Theater for the New City & Crystal Field, Executive Director
“Betty & The Belrays”
“Bring it On” meets “Dreamgirls” in the girl-group musical, “Betty and the Belrays” by William Electric Black aka Ian Ellis James, which will be presented by Theater for the New City January 31 to February 17. The piece tells the story of three white female singers from Detroit who struggle to change a racially divided society by singing for a black record label. Book and lyrics are by William Electric Black. Music is by Black, Valerie Ghent (arranger/keyboards for Ashford & Simpson) and Gary Schreiner. The choreography is by Jeremy Lardieri. Director is Mr. Black. aged ten and up.
Girl groups are now an iconic part of the history of the recording industry in America. In a brief, shining period between the payola scandal and the British invasion, American girl groups swamped the charts with songs that are now classic: mostly sweet harmonies on sentimental themes, with classic melody constructions and simplistic love lyrics. Partially because of the concern that America’s teens would like the songs better if they didn’t know the singers’ color, many girl groups were anonymous except for their recordings. Almost all of them were black, but that was not known to many fans at the time. “Betty & The Belrays,” asks, “what would have happened if a white girl group had actually tried to recapitulate the careers of these black groups?” If you love the songs of The Chiffons, The Crystals, The Shirelles and The Ronettes, you’ll find heaven in this production, whose music recaptures the innovation and fresh, optimistic buoyancy that ruled the AM airwaves in the Kennedy era. It features a live onstage Motown-style band led by Gary Schreiner, authentic ’60s choreography, and a cast of fourteen. It is recommended for audiences aged ten and up.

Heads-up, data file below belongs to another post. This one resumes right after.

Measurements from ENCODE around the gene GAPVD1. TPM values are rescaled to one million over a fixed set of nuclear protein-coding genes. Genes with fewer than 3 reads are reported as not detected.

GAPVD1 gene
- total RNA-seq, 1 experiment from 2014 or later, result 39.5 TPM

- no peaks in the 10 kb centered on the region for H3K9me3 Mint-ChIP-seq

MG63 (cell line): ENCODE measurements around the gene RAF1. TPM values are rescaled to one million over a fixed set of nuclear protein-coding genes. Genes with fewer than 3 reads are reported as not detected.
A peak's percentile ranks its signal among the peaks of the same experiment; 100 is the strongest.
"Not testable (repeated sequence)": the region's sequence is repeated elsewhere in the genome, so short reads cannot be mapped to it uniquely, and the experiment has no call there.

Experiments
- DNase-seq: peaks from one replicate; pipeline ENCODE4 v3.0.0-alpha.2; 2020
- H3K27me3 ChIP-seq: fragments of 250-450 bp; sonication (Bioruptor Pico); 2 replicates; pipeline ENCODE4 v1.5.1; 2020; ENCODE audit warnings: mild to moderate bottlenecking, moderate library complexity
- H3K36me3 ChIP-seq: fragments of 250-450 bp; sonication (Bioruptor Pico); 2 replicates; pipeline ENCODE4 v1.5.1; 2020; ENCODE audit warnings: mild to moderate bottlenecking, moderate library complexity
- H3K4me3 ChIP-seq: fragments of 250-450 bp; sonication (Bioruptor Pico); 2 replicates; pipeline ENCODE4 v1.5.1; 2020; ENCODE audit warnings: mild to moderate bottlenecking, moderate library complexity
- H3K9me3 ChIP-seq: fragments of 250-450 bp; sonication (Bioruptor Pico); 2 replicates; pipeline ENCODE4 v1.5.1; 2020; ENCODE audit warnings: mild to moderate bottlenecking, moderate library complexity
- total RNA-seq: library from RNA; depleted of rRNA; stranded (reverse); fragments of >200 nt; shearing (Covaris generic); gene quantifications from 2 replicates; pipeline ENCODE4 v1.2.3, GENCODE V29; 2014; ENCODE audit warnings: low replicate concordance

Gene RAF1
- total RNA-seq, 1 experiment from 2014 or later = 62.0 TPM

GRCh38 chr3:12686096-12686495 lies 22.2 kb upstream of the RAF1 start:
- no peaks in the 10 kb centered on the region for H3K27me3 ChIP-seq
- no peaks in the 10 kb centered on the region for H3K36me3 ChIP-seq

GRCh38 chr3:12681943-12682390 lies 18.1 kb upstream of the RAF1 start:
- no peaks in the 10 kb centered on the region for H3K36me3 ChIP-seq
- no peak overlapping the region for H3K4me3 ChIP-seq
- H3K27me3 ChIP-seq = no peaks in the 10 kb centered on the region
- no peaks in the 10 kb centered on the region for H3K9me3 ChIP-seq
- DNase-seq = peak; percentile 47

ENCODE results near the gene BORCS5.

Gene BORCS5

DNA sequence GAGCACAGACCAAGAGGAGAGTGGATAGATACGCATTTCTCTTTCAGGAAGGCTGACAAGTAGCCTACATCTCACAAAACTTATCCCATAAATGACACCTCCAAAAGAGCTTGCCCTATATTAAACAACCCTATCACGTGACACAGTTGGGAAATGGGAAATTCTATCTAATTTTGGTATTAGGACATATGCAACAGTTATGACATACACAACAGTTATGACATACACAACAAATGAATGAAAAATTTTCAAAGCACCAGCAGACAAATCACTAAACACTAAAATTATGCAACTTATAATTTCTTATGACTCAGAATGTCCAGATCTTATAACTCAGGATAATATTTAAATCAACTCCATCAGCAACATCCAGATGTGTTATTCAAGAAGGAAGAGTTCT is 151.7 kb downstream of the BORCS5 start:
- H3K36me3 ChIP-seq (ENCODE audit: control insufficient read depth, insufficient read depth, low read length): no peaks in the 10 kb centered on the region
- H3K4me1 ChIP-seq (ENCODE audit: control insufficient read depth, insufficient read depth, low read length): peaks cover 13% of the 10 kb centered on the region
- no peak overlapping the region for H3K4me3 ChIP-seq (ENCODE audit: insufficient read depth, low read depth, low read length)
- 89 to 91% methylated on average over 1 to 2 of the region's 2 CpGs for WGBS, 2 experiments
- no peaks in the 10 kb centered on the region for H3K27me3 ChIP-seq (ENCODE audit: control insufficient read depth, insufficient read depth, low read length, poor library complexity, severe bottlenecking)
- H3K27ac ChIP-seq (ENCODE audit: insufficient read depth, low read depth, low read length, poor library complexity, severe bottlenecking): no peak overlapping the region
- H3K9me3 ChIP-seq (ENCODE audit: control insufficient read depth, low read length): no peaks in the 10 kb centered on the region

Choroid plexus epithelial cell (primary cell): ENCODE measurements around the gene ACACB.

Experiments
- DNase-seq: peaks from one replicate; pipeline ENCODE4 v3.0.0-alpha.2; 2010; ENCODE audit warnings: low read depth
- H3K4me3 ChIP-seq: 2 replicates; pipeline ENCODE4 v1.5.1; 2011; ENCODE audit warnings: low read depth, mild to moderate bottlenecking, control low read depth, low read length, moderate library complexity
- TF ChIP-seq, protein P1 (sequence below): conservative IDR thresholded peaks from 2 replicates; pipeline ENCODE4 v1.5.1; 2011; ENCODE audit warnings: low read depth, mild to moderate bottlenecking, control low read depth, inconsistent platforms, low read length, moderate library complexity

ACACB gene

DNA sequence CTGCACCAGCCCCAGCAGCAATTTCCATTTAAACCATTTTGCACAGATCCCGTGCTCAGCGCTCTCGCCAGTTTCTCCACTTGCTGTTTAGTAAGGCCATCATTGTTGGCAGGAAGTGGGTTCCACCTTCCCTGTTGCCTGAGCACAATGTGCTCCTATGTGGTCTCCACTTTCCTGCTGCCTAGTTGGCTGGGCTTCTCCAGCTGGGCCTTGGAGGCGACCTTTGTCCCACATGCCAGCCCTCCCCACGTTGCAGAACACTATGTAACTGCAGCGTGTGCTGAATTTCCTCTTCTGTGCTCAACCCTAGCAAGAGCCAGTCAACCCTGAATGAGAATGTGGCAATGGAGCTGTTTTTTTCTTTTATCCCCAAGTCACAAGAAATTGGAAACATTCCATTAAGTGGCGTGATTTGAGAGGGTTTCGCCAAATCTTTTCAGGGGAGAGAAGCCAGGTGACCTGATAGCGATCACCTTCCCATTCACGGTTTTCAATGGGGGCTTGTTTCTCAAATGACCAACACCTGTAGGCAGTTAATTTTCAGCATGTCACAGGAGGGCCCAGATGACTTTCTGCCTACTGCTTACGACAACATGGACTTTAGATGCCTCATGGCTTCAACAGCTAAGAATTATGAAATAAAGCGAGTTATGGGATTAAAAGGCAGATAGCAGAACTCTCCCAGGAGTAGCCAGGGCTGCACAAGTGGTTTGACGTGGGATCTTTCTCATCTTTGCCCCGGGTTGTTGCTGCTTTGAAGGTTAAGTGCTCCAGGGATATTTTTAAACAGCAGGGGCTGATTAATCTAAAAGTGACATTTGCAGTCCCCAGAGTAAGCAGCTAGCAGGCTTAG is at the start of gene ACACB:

The musical is a fable that shows how integral this music was to the Civil Rights Movement. The setting of the play–1963 Detroit–is where the Movement and Motown found musical harmony. Martin Luther King, you may remember, led Detroit’s Walk to Freedom, America’s largest civil rights demonstration at the time, on June 23, 1963. His address to the crowd there was an early version of the “I Have a Dream” speech he offered two months later at the March on Washington. Detroit was also the place where in 1959, Berry Gordy founded Motown Records in three adjoining row houses (before moving it to L.A. in 1967). One Motown group that broke big in 1963 was Martha & The Vandellas. Their “Dancing in the Streets” (1964) is believed by many to be actually about the protest.